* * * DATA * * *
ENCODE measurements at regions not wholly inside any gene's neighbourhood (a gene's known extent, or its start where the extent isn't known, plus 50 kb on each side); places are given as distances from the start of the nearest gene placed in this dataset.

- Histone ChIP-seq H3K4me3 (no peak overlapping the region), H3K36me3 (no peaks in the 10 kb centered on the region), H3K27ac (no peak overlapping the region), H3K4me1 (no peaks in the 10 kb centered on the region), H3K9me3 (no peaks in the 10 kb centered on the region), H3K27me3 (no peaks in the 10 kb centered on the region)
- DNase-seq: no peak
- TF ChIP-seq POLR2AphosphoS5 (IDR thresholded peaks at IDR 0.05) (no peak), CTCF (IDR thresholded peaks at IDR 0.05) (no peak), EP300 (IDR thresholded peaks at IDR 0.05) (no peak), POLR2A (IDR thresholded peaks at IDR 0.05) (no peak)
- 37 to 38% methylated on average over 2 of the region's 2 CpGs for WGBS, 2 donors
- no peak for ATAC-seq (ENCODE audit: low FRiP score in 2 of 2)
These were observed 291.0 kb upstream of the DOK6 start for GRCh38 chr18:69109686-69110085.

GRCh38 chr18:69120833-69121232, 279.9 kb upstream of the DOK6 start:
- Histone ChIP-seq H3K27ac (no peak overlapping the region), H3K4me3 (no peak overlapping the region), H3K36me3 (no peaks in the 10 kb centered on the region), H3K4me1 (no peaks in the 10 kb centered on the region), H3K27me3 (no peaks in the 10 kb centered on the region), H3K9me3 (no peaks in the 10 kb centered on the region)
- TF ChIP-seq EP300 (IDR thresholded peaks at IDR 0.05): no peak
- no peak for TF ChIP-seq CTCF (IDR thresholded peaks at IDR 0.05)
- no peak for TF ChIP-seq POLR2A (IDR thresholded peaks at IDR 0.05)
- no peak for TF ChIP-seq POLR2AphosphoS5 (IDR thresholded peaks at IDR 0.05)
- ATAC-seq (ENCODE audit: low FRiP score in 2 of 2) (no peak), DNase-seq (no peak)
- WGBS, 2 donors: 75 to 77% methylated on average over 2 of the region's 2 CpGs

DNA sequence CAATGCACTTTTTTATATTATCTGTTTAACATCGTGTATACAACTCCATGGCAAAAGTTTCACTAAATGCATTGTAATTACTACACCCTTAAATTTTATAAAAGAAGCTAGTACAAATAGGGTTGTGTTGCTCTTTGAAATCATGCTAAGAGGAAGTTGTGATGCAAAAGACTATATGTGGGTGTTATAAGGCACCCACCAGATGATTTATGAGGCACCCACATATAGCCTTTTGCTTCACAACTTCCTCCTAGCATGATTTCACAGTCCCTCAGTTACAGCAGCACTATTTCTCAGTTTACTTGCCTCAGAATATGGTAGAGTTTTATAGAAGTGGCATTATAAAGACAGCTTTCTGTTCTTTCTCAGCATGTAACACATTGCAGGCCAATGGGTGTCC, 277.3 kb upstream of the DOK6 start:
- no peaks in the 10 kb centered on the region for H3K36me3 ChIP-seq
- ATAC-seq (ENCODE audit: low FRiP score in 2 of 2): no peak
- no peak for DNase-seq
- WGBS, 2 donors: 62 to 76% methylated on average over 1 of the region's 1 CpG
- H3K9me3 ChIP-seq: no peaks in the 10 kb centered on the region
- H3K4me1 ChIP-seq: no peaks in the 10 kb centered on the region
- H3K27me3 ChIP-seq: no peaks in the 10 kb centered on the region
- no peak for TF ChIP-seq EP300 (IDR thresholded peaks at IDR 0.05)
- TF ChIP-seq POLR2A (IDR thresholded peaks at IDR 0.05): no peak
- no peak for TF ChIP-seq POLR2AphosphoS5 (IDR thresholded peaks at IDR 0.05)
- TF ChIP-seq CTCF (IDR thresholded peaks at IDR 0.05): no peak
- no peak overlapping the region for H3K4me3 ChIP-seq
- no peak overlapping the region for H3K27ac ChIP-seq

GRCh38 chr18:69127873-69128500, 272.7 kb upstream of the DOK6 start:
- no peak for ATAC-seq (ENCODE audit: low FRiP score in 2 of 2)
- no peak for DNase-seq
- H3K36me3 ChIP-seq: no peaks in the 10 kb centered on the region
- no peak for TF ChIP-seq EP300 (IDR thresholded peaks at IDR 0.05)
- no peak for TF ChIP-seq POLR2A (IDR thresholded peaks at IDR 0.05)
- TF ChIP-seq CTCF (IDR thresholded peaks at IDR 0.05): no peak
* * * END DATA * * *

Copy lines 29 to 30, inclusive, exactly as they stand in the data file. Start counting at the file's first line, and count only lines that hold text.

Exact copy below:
- no peak overlapping the region for H3K27ac ChIP-seq

GRCh38 chr18:69127873-69128500, 272.7 kb upstream of the DOK6 start: